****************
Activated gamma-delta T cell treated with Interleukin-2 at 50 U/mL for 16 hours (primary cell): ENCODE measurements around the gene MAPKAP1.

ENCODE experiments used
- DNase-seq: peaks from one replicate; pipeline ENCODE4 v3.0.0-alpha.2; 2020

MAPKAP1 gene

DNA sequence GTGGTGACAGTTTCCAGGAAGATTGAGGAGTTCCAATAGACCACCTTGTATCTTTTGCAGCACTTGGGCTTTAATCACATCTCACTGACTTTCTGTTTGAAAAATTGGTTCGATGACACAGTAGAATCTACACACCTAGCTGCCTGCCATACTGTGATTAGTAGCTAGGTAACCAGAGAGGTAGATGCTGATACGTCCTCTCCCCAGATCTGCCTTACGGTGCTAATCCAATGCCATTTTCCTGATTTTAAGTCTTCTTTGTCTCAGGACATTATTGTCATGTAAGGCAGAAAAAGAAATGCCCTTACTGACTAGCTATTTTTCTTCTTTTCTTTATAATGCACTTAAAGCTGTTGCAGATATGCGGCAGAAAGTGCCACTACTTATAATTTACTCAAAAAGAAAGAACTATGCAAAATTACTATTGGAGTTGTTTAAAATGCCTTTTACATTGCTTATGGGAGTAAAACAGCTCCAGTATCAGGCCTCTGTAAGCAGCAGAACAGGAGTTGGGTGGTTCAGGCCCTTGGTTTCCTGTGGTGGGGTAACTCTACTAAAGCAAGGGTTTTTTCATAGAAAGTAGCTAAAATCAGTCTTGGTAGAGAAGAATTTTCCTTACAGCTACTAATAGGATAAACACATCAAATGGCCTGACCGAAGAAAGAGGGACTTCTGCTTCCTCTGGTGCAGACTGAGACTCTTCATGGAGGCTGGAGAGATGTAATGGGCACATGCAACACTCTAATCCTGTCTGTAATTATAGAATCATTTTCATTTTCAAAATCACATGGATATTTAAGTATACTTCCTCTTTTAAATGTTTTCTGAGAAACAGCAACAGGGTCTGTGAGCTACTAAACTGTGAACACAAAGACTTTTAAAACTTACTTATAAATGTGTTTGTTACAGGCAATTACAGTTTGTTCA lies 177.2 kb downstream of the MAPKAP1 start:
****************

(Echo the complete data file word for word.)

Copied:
Activated gamma-delta T cell treated with Interleukin-2 at 50 U/mL for 16 hours (primary cell): ENCODE measurements around the gene MAPKAP1.

ENCODE experiments used
- DNase-seq: peaks from one replicate; pipeline ENCODE4 v3.0.0-alpha.2; 2020

MAPKAP1 gene

DNA sequence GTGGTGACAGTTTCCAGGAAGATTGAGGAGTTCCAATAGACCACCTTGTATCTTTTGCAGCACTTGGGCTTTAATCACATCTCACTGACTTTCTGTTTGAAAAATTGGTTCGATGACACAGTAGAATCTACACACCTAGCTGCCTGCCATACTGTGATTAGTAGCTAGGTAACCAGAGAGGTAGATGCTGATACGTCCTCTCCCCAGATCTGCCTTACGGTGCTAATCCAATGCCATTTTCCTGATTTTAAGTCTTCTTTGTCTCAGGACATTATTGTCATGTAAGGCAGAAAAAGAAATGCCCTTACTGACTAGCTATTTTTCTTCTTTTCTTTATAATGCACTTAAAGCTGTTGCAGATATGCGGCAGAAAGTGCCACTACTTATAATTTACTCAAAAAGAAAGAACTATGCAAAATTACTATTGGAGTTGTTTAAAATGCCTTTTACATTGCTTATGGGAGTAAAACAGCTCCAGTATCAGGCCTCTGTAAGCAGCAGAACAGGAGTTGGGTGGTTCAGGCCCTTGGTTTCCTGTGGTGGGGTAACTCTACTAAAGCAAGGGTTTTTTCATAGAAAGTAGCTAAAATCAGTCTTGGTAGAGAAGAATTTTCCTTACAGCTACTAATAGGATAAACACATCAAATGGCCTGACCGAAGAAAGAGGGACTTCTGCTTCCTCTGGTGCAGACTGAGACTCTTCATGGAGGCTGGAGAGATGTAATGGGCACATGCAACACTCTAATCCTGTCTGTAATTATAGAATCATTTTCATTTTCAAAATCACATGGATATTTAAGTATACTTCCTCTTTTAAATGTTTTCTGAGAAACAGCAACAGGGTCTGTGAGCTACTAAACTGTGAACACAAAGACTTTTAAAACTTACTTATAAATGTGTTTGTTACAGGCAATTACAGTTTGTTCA lies 177.2 kb downstream of the MAPKAP1 start: